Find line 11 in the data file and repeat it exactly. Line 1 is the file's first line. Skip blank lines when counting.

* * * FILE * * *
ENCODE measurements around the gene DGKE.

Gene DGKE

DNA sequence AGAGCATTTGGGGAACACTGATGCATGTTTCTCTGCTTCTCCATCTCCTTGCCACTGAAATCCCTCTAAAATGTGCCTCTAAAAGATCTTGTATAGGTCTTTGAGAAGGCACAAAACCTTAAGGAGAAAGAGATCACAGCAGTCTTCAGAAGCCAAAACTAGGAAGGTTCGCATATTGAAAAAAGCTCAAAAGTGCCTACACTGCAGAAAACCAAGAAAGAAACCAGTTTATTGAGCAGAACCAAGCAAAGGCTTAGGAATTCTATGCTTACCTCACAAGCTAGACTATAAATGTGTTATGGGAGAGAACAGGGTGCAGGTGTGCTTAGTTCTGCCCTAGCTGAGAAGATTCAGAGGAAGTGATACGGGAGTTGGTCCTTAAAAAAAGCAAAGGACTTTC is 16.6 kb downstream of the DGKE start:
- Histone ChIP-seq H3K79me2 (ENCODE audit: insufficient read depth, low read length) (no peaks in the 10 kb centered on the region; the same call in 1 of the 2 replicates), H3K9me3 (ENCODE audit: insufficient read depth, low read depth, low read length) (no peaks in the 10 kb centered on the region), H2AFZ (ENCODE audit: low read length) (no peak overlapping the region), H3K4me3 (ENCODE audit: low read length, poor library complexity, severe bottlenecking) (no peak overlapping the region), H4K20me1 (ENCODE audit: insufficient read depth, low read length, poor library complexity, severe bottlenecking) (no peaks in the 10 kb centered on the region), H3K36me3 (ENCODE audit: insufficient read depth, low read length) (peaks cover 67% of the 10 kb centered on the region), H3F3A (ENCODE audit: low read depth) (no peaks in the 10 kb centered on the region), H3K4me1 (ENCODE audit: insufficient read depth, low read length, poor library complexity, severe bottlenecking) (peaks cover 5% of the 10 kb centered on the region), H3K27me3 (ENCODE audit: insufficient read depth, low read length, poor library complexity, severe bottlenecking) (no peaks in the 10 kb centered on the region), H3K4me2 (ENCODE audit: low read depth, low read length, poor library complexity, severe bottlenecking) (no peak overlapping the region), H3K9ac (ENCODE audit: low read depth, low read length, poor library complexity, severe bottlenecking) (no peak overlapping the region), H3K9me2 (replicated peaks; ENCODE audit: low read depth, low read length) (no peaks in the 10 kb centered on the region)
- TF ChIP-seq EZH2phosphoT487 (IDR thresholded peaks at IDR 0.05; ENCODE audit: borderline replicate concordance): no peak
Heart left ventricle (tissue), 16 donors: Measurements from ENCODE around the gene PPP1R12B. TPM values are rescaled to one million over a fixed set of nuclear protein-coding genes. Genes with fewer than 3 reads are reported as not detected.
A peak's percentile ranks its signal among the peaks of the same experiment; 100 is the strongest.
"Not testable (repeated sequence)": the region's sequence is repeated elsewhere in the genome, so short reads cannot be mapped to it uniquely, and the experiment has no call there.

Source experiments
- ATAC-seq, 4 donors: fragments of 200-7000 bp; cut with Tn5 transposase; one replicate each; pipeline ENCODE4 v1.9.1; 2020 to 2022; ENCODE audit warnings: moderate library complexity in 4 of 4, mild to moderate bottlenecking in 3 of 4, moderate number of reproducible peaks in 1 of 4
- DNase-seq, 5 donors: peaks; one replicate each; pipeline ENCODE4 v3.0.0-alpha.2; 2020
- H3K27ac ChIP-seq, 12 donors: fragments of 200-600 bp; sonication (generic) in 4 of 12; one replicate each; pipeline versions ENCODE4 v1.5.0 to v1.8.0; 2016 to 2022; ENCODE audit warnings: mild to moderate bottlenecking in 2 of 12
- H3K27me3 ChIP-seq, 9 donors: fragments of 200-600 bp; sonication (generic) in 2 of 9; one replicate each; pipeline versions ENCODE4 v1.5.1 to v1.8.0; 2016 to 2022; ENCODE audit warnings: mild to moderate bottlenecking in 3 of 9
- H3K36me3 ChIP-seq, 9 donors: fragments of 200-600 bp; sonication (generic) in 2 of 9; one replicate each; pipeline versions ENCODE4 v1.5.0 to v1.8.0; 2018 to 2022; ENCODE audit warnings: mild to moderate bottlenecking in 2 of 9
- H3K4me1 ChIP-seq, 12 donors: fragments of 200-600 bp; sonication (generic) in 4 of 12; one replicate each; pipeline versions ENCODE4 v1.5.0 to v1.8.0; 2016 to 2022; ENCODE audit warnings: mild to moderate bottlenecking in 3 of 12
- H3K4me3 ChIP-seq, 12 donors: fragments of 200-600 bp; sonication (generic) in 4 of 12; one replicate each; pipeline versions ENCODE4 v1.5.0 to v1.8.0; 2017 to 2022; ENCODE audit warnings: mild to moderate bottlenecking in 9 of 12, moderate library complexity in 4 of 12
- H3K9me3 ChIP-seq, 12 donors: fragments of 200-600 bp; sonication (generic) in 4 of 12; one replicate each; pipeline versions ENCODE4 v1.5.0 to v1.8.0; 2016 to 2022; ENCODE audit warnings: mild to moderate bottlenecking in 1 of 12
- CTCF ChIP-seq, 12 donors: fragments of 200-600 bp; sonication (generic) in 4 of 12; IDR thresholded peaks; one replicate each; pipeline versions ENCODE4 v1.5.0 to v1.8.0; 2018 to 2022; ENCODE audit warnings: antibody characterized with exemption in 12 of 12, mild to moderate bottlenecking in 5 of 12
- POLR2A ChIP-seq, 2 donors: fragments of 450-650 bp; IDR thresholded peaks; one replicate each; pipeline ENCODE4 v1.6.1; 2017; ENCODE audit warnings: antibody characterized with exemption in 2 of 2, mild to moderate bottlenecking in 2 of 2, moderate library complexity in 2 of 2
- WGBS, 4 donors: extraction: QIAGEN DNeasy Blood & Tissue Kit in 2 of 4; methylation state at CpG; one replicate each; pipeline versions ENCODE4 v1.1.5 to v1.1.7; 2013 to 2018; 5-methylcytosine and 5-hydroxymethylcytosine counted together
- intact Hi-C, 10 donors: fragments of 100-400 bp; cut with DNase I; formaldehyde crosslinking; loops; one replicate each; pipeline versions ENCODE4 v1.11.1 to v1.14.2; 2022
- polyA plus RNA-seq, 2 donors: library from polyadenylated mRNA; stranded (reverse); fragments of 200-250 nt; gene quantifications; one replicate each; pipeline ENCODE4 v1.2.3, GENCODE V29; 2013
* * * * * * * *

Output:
- DNase-seq, 5 donors: peaks; one replicate each; pipeline ENCODE4 v3.0.0-alpha.2; 2020